If the law and order problem resulting out of insurgency is not something which can be resolved easily or quickly, there are so many others which given adequate government attention and commitment can be smoothened out without much problem. Among these is the chaotic Imphal traffic. The present government needs to be praised at least for pushing through the onerous task of widening many of the major arterial streets and avenues of the city, the cost of uprooting and demolishing numerous established shops and homes along these roads, although with monitory compensation, but it must be added that these wider roads have still not solved the problem of road congestions and chaos. The reason for this is, though the road infrastructure is better, road discipline of users has not undergone any change. Norms of lane driving or crossing are still largely unknown; auto-rickshaw and other cab services halt anywhere they spot a potential passenger or wherever a passenger wants to get off; hardly anybody understands traffic etiquette with the result that anybody and everybody jump traffic queues to be one ahead of the vehicle in front causing unnecessary traffic bottlenecks particularly at crossroads. This queue jumping is moreover done with a look of conquest and proof of superior driving skill, a nouveau-riche malady prone to afflict first generation vehicle owners; importantly also most traffic police personnel are also not trained to handle big volume traffic flows. The department is also visibly understaffed. This list of traffic woes is far from exhaustive.
If these listed problems are agreed to be correct diagnoses of the problem at hand, the remedies should also not be too difficult to find. In any case, none of these problems are too profound to not have easy and tangible answers. Even in the midst of financial crises and resultant recruitment bans in the state, thanks to its status as insurgency prone state, the department left untouched by these bans is the police department. When the demand of a commodity is far higher than the capacity to supply the same, even elementary school economics will predict a rise in the price of the commodity. And since these are government jobs, theoretically to be had only by the most meritorious in the aptitudes of the profession, these jobs cannot have a monitory market value, but thanks to the ingenuity of the authorities of these recruitment processes, they have found other means to extract the upward price pressure caused by this demand heavy equation. These jobs are today sold almost exclusive to the highest bidders in the back channels of official corruption, and even a constable’s job command several lakh rupees, making many rich, though not famous. At best they become infamous for their lack of scruples and the periodic scandals they foist. Whatever the scandals may be, to make the best of the worst situation, a fair percentage of these periodic recruits ought to have been traffic police personnel. If not this, then right now there are a number of VDF personnel given the task of standing on roadsides biding time, supposedly keeping security vigil of our roads. They also could be more meaningfully engaged in the disciplining of the Imphal traffic. The government can also begin in earnest to build bus and taxi stops all along the roads, and make these the only spots auto rickshaws and taxis can halt to either pick up or drop their passengers. They should be prohibited to halt anywhere else. If traffic police strength is increased, norms of lane driving and crossing can also be enforced with penalty for those who break them. Some of them could even be on motorcycles to chase down offenders if needed. The government must also seriously think of consulting experts city planners to devise means to find parking areas in the city. Since land is now extremely scarce, maybe these can be underground facilities or else multi-storied cars and two wheelers docking buildings.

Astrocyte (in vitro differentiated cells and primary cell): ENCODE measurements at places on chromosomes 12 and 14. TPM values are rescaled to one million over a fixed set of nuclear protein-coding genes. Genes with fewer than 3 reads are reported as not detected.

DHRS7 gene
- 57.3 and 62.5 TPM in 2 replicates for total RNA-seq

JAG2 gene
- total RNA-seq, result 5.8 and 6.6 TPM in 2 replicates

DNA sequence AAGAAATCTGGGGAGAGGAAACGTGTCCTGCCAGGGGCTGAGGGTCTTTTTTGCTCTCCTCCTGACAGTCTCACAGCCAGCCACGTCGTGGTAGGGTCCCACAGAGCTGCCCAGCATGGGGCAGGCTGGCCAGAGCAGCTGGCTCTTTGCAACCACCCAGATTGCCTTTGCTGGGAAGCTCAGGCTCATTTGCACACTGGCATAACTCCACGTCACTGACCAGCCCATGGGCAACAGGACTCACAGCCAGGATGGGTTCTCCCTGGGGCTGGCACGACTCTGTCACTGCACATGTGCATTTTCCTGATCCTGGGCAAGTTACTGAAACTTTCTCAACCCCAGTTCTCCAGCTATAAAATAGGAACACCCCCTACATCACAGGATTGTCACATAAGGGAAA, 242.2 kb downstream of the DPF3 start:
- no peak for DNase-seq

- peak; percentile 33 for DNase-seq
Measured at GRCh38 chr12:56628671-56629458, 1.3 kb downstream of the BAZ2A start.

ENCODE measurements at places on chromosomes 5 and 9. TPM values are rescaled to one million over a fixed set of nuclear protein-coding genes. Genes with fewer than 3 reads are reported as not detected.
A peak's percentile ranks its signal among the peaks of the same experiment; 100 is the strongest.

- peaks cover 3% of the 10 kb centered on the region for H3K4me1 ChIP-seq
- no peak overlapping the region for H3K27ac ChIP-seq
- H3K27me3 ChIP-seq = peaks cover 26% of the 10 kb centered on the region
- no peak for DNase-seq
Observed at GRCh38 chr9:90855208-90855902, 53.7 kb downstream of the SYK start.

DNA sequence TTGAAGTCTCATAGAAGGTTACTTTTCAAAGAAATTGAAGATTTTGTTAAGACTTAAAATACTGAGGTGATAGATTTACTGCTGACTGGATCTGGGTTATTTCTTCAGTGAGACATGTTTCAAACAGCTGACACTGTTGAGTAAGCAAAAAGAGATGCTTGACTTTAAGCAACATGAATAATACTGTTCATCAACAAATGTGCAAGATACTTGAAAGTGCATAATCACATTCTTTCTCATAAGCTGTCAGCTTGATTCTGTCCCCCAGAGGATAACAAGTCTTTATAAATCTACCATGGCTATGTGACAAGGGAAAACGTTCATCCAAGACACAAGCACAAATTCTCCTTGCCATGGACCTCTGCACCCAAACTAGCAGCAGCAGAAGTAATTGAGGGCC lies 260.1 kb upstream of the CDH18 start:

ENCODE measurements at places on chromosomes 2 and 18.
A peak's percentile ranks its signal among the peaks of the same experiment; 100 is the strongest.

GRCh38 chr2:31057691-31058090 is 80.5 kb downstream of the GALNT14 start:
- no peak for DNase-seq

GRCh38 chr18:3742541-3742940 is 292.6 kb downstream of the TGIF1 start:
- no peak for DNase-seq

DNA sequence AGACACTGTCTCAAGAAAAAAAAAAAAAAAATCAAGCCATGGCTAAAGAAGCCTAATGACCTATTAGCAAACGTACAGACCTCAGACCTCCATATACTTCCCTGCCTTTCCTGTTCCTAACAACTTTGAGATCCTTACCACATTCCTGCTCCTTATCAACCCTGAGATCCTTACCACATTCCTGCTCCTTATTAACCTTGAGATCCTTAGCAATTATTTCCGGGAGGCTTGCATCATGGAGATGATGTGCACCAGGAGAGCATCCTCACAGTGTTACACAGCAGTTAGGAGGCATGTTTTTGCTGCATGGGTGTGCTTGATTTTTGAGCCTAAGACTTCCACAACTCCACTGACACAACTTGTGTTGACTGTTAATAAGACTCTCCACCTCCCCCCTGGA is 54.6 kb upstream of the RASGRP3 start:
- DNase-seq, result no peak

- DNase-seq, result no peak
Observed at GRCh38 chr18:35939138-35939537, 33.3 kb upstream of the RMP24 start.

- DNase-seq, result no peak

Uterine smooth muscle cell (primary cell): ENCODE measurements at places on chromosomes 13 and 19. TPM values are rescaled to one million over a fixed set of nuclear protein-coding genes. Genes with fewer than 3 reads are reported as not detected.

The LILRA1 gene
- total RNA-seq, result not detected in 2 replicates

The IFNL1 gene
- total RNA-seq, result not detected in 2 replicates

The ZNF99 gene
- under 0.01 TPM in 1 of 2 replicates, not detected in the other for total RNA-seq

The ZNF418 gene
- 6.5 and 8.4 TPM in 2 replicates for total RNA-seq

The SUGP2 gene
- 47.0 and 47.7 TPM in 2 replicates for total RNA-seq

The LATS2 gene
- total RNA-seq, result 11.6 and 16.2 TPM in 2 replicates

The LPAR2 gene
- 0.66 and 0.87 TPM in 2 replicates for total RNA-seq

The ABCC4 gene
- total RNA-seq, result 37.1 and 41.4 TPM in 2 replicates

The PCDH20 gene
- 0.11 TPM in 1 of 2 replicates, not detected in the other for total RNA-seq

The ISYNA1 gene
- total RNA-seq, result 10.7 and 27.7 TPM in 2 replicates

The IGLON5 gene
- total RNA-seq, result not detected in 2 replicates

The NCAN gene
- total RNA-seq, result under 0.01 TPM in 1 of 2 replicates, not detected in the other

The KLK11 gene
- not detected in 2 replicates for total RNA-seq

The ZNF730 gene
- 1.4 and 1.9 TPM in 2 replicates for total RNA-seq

There also needs for wide and intense publicity on traffic norms. As of today, many four wheel vehicle users are seemingly not even aware of the significance of blinking all four signal lights of their cars, and presume it means they are signaling they want to go straight at a crossroads. Even a cursory look at their own vehicle manuals will inform them this is distress signal, and the owner is advised to switch them on when he or she is faced with an emergency, such as rushing a patient to the hospital or else has to for emergency reasons temporarily park wrongly etc. Once upon a time, driving licenses were also awarded only to those who not only know driving, but also traffic laws and norms. Perhaps this discipline too should be enforced again in view of the fact that the traffic volume in the city can only increase and never decrease in the years ahead.
Source: Imphal Free Press